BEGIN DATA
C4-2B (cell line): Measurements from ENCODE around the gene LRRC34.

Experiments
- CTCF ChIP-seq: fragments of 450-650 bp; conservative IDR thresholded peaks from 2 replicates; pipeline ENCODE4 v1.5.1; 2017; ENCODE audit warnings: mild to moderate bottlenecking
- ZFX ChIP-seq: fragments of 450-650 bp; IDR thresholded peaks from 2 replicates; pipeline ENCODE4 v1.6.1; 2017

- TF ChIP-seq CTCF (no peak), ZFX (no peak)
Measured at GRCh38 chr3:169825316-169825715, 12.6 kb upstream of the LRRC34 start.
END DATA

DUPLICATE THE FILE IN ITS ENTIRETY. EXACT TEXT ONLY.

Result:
C4-2B (cell line): Measurements from ENCODE around the gene LRRC34.

Experiments
- CTCF ChIP-seq: fragments of 450-650 bp; conservative IDR thresholded peaks from 2 replicates; pipeline ENCODE4 v1.5.1; 2017; ENCODE audit warnings: mild to moderate bottlenecking
- ZFX ChIP-seq: fragments of 450-650 bp; IDR thresholded peaks from 2 replicates; pipeline ENCODE4 v1.6.1; 2017

- TF ChIP-seq CTCF (no peak), ZFX (no peak)
Measured at GRCh38 chr3:169825316-169825715, 12.6 kb upstream of the LRRC34 start.